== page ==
13 Interesting Places to Visit in Bursa - Turkey
Curious holidaymakers are always pleased with the range of places to visit in Bursa. Standing in a league of its own, Bursa has risen the ranks to become Turkey’s must-see destination. While western holiday package companies are yet to venture into the area, it makes a roaring trade with independent travellers and Middle-Eastern nationalities attracted by its strong cultural heritage.
Nicknamed “Green Bursa” because of many parks and gardens, Bursa sits at the foot of Uludag Mountain, one of Turkey’s top skiing spots. The year-round tourism destination is also leading the real estate market as more Turks and foreigners buy property to tap into its potential.
Aside from that, it has many claims to fame including the famous Iskender kebab, invented here in the late 19th century. During history, it was also a Silk Road trading post, and draws in admiration from history buffs as the Ottoman Empire’s first capital centre. Many historical places stem from this era and led Bursa to gain UNESCO World Heritage status. So, if you are planning a trip, what places should be on your list? Let us look at the attractions in the city centre and the larger province.
The Best Places to Visit in Bursa
1: Uludag: Year-Round Beauty
Such is Uludag’s importance, everyone should go there, and of the ones that do, most use the Uludag Gondola cable car ride to ascend the mountain. Stretching for 9 kilometres, it is Turkey’s longest and takes just 25 minutes. There are three stations of which skiers head to the last.
Even if you visit Bursa outside of Turkey’s skiing season, do not forgo a visit to Uludag because the mountain plateaux are just as stunning from Spring to Autumn. Aside from just admiring the views of the stunning landscape from 2345 metres high, summer activities include mountain biking, camping, quad biking, and trekking. While in winter, and standard skiing, visitors can go snowboarding, or head out on guided snow safari tours.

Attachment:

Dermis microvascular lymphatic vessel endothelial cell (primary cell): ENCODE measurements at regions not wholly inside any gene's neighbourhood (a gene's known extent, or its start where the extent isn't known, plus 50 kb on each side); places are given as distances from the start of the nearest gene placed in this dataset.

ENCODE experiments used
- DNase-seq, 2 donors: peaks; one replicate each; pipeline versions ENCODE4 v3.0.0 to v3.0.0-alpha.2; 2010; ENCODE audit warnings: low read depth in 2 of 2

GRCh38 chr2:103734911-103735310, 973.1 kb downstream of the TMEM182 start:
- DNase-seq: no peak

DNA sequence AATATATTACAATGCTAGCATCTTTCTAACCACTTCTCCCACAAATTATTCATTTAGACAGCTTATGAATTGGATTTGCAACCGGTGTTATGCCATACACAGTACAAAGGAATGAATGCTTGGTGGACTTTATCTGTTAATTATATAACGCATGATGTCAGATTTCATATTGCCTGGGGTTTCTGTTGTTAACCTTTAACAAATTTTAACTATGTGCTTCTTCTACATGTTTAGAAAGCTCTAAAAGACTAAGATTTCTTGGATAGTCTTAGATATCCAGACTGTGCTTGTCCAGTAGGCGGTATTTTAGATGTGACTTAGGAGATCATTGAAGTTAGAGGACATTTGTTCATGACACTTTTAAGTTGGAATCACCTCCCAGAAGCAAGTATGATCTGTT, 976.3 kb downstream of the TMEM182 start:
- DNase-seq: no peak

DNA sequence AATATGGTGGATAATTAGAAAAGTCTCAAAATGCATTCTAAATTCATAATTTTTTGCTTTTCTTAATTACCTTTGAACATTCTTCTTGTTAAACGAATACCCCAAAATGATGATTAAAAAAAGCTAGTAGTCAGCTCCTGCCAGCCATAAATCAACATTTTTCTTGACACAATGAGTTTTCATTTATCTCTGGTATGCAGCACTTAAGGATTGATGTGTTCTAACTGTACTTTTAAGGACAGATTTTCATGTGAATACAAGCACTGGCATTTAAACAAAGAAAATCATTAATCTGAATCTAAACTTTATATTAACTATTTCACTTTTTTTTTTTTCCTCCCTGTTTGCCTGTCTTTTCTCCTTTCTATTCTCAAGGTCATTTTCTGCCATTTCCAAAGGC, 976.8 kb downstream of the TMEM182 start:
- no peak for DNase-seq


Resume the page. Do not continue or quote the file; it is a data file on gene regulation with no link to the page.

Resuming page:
2: Ulu Cami – The Grand Mosque
As Bursa’s most famous mosque, people visit outside of prayer times to see the 15th century, stunning exterior and interior, Ottoman and Seljuk architecture. Famed for its twenty domes sitting in a 5 x 4 row, while there, look for calligraphy wall inscriptions dating from its construction. One photographed and much-admired structure is the large fountain and pool sitting under the central dome.
3: Koza Han Caravansary
Visit any former old Silk Road destination to find ancient caravansaries. Otherwise known as a merchant’s hotel, it was where travelling salesperson could sleep for the night, keep their goods safe and ensure their animals were looked after. In Bursa, one such building is the Kozahan, of which Koza translates to a cocoon, a reference to the silk cocoons that were sold here.
These days, shops still open for business so buy your souvenirs here and grab refreshments afterwards. Both the Ulu mosque and Koza Han sit near the downtown bazaar, a great place to people watch and get a sense of daily life.
4: Yesil Turbe: Bursa’s Green Tomb
In Turkish, Turbe means tomb but can also refer to a mausoleum. In Bursa, the 15th century Yesil Turbe, a respected landmark and monument belongs to the fifth Ottoman sultan, Mehmed the 1st. Built by his successor and son, it sits hand in hand with the opposite mosque of the same name.
Yesil means green in Turkish, a reference to green exterior tiles that makes the hexagon landmark distinguishable. Another important note is the blue, white, and yellow tiles come from Iznik, a respected area of Turkey known for their ceramic production.
5: Traditional Cumalikizik Village
Before 2014, Cumalikizik village was unheard of, but when UNESCO added it to its world heritage site list, many major travel publications featured it and put it into the spotlight. The criteria that bagged its inclusion is 270 old Ottoman houses made from wood and stone.
Preserving these types of ancient structures is of vital importance as modern housing continues to develop and change all the time. In 1969, remains of a Byzantine church were also discovered. While there, enjoy a traditional Turkish village breakfast.